- Work with the public.
- Process information.
- Assist others.
- Update and use job-related knowledge.
- Make decisions and solve problems.
In a typical work setting, people in this career:
- Have a medium to high level of job-required social contact. They interact with coworkers, but also spend time working alone.
- Communicate on a daily basis by face-to-face discussions and over the telephone.
- Usually work as part of a team.
- Are somewhat responsible for the health and safety of customers. They must stock things correctly so they don't fall.
- May on occasion be placed in conflict situations in which customers may be rude or angry when something isn't available.
- Are somewhat responsible for the work done by other stock clerks.
- Usually work indoors, but may on occasion work outdoors.
- Are on occasion exposed to sounds and noise levels that are loud or distracting.
- May occasionally be exposed to contaminants.
- Often share work space with other clerks and customers.
- Must be very exact in their work and be sure that all details are done. Errors could cost the company money.
- Repeat the same physical activities, especially when marking stock.
- Sometimes make decisions that affect coworkers, customers, and their employer's reputation. Depending on the situation, they may make decisions independently.
- Set many of their daily tasks and goals without seeking input from a supervisor first.
- Must meet daily and weekly deadlines first.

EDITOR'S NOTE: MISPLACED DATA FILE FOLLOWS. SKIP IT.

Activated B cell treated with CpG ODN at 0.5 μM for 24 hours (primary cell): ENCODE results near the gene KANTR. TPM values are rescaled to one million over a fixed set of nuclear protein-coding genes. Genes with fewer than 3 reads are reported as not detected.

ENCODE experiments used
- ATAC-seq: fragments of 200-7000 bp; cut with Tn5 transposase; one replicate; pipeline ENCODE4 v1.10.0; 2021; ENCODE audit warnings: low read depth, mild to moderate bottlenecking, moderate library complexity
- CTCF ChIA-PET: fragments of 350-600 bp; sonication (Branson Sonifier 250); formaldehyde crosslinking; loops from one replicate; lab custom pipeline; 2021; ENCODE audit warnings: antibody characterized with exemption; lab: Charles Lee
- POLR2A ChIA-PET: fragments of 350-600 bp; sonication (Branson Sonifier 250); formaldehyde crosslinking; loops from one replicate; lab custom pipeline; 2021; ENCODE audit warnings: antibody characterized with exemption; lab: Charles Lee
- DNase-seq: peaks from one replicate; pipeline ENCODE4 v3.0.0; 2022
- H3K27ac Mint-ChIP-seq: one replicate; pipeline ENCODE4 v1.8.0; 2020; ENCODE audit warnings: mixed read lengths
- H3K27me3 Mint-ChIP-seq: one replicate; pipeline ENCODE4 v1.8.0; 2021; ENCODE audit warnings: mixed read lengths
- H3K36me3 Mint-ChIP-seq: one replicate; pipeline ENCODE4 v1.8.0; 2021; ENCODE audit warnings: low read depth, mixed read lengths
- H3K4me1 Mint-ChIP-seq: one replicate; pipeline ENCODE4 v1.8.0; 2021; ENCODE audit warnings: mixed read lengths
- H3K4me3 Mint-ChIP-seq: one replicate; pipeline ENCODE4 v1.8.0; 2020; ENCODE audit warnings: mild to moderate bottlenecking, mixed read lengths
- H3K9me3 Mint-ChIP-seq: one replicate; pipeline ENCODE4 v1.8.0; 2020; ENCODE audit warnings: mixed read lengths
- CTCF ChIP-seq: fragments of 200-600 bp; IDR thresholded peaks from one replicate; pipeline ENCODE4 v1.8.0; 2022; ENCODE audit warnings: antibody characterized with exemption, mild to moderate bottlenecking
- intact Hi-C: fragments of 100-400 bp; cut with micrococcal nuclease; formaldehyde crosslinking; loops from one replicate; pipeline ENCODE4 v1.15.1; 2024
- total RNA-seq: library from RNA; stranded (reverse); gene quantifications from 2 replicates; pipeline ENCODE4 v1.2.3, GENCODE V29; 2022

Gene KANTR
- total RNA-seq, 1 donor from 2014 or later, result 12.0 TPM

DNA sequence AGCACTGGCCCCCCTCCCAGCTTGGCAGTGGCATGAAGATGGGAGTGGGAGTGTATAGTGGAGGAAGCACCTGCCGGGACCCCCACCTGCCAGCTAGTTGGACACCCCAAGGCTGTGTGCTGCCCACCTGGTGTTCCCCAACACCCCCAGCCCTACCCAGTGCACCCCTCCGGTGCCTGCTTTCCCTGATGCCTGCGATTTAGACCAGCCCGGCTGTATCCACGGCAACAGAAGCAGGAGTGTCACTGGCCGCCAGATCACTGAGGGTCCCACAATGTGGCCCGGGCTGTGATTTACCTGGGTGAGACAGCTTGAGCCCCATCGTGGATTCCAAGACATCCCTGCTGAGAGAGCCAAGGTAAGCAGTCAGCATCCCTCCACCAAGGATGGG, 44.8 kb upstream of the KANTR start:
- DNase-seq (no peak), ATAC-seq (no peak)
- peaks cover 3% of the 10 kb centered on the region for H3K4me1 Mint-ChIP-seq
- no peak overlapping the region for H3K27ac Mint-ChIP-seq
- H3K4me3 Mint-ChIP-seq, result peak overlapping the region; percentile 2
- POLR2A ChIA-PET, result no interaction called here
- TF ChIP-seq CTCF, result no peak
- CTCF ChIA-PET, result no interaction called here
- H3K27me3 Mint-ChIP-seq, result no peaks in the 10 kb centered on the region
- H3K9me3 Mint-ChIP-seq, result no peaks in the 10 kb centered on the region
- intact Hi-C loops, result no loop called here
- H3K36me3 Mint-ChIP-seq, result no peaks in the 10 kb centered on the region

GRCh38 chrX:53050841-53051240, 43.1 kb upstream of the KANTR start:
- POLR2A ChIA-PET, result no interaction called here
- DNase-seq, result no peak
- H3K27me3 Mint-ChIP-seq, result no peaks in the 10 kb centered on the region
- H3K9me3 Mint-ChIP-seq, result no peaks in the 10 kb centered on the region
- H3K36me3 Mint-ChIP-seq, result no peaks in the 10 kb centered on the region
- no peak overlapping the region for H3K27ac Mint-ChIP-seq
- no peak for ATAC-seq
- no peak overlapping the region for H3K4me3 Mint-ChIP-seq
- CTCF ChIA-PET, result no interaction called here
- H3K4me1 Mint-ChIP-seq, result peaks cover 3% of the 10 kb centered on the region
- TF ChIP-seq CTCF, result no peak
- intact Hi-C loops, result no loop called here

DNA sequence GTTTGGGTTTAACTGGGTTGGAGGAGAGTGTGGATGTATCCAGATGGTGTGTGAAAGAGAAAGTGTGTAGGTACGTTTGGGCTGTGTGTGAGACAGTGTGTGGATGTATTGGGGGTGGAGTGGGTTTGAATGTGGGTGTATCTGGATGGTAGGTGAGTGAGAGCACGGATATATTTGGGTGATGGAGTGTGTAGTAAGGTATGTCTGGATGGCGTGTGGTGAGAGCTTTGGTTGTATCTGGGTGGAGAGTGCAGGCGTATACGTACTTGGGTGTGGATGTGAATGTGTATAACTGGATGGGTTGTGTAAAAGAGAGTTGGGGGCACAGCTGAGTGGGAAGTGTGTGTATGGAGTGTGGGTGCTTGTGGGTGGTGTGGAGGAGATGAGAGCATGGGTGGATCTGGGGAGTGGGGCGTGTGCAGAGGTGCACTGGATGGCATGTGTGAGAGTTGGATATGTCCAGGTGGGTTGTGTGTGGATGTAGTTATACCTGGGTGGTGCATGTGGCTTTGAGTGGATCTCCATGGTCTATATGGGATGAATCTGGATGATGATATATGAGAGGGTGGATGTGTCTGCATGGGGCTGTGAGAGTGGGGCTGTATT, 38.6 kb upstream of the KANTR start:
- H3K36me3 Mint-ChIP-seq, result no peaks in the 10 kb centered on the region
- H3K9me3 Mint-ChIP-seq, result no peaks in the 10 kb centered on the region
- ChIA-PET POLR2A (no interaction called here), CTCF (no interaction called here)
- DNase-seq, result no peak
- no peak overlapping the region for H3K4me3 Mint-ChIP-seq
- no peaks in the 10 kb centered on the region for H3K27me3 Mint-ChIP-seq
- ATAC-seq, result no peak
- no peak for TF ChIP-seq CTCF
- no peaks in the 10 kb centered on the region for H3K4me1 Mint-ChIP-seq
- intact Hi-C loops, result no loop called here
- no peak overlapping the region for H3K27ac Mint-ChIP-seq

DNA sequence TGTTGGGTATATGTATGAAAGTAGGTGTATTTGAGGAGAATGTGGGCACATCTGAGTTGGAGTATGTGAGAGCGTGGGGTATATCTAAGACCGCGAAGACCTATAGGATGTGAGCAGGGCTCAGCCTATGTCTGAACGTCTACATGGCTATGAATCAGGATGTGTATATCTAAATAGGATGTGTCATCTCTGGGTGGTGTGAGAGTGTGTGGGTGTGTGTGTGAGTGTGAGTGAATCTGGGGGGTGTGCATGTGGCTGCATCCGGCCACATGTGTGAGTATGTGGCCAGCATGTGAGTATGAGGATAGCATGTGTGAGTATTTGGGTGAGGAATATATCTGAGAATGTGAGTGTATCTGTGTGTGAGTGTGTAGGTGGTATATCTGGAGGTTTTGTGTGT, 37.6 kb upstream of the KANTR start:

- Usually work a regular 40-hour week.
- May work evening and weekends, especially stock clerks who work in retail trade.
Physical Work Conditions
In a typical work setting, people in this career:
- Use hands to handle, control, or feel objects, tools, or controls.
- Stand for long periods of time.
- Repeat movements over and over.
- Walk or run on sales floors or in warehouses.
- Bend or twist their body.
- Speak clearly so listeners can understand.
- See details of objects that are less than a few feet away.
- Understand the speech of another person.
- Use fingers or hands to grasp, move, or assemble objects.
- Use stomach and lower back muscles to support the body for long periods without getting tired.
- Use muscles to lift, push, pull, or carry heavy objects.
- Bend, stretch, twist, or reach out.
- Hold the arm and hand in one position or hold the hand steady while moving the arm.
- Move two or more limbs together (for example, two arms, two legs, or one leg and one arm) while remaining in place.
- Be physically active for long periods without getting tired or out of breath.
- Coordinate movement of several parts of the body, such as arms and legs, while the body is moving.
- See details of objects that are more than a few feet away.
- Make quick, precise adjustments to machine controls.
People in this career frequently:
It is important for people in this career to be able to:
It is not as important, but still necessary, for people in this career to be able to:
Source: Minnesota Department of Education.